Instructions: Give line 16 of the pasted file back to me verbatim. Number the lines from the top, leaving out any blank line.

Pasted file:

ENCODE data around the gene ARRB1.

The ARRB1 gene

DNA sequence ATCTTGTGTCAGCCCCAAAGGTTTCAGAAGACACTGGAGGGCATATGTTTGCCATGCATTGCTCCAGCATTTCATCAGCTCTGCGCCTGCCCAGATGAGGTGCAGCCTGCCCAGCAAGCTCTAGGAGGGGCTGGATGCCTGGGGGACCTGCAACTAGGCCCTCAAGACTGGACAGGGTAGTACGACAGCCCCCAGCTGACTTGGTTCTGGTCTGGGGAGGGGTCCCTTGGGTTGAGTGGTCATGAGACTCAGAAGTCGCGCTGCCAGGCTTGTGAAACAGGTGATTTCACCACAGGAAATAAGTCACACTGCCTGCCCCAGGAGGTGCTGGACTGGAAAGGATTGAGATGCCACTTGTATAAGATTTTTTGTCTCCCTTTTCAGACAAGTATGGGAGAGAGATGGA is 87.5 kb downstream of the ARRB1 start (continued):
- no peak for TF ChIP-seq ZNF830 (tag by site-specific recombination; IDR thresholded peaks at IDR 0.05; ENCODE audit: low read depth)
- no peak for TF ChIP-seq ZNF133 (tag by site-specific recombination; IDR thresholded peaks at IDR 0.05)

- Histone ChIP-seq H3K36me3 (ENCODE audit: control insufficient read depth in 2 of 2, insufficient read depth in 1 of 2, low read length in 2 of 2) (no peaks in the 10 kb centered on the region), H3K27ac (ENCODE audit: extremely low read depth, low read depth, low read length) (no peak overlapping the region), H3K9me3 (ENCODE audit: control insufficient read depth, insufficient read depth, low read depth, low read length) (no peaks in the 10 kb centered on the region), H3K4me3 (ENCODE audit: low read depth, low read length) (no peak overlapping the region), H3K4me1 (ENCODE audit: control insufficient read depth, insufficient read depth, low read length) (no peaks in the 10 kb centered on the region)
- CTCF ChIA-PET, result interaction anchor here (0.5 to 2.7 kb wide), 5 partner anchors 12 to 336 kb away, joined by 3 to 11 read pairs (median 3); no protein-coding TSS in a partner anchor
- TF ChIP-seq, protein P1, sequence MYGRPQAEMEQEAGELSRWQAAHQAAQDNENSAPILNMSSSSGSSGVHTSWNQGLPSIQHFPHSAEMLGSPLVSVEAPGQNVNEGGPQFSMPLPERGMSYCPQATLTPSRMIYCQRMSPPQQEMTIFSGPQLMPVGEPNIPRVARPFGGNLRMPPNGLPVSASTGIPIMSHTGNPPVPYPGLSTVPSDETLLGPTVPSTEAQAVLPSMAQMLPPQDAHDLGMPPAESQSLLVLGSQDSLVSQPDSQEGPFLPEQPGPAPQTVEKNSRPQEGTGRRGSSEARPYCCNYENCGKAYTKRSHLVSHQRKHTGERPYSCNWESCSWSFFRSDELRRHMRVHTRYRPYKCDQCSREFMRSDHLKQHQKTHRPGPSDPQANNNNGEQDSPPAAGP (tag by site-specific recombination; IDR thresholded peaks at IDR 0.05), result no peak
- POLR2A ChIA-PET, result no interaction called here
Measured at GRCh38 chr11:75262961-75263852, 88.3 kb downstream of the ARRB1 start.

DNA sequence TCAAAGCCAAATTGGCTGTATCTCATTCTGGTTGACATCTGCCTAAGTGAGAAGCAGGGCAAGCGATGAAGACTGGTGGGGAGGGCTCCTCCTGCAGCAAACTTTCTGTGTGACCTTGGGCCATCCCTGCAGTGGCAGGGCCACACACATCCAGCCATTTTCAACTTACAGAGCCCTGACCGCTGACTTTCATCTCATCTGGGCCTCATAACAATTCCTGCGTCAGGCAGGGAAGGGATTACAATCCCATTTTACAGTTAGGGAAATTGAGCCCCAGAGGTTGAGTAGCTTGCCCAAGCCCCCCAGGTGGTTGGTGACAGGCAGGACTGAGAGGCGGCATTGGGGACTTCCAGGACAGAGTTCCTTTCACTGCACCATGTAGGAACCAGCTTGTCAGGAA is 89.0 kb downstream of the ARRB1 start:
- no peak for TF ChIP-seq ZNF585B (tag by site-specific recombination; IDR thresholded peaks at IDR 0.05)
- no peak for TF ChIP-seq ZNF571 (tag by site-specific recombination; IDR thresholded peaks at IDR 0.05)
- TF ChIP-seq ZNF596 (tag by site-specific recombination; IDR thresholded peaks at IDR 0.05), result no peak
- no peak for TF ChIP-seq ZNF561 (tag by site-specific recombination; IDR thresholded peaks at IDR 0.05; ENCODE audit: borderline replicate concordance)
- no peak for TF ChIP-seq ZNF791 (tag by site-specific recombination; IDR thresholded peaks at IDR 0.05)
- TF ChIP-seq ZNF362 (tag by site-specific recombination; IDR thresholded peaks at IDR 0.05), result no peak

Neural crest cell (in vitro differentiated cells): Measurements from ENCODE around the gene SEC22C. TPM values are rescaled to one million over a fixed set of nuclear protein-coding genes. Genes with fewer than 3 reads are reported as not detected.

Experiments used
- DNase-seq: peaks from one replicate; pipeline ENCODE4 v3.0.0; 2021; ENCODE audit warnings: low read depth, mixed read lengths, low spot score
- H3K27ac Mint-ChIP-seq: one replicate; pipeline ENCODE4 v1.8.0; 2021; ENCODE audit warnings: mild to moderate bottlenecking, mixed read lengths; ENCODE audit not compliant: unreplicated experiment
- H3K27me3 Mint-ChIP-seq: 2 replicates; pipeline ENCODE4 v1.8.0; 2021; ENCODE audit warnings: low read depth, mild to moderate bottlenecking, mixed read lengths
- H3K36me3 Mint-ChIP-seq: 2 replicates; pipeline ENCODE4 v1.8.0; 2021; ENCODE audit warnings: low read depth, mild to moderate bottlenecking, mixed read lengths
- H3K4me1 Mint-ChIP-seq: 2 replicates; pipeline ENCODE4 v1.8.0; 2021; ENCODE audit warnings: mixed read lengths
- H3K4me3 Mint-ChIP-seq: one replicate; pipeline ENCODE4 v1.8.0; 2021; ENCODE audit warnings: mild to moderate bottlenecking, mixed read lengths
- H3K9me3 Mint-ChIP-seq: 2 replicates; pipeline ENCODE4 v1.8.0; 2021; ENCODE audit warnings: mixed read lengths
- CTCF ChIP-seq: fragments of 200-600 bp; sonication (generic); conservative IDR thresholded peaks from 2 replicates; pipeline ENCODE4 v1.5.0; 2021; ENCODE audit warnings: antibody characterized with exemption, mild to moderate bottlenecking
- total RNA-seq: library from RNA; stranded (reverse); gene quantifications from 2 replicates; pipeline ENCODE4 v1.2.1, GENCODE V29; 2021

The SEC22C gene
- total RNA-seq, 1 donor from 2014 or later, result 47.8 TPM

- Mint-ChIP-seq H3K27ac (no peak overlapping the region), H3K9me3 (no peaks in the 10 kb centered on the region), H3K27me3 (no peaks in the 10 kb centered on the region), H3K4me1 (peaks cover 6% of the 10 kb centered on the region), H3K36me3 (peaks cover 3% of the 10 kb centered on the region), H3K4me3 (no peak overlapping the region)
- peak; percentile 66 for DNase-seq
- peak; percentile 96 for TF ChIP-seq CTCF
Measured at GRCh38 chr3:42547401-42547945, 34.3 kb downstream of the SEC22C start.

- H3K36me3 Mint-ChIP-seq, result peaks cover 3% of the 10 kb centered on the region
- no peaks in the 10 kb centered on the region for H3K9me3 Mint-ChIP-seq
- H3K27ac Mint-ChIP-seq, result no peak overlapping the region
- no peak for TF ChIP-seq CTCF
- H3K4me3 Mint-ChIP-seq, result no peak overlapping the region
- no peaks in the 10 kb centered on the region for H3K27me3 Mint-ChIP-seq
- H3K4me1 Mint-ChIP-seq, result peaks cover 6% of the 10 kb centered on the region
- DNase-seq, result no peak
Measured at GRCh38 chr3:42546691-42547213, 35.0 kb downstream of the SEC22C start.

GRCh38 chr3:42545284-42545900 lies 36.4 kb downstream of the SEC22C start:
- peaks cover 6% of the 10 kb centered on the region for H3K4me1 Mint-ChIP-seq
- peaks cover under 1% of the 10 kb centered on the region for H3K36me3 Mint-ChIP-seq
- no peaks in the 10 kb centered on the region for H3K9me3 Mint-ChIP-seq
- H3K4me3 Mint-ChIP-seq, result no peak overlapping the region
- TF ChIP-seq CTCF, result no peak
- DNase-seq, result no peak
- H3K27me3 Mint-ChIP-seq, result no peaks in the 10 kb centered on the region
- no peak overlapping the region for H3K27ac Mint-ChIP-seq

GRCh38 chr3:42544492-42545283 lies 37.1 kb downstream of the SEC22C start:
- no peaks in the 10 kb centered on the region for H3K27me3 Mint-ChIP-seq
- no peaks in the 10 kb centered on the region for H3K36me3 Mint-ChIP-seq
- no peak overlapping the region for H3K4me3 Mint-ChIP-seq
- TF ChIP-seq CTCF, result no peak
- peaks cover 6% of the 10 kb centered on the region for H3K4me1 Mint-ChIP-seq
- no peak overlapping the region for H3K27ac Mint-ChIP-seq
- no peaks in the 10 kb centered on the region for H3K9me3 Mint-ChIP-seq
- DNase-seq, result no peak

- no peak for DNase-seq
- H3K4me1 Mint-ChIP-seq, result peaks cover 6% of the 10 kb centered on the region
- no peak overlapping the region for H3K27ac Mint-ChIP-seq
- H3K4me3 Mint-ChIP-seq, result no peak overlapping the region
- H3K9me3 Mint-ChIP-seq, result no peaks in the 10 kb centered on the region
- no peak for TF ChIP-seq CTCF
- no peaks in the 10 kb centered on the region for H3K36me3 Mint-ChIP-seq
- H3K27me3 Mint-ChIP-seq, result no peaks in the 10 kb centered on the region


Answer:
- no peak for TF ChIP-seq ZNF791 (tag by site-specific recombination; IDR thresholded peaks at IDR 0.05)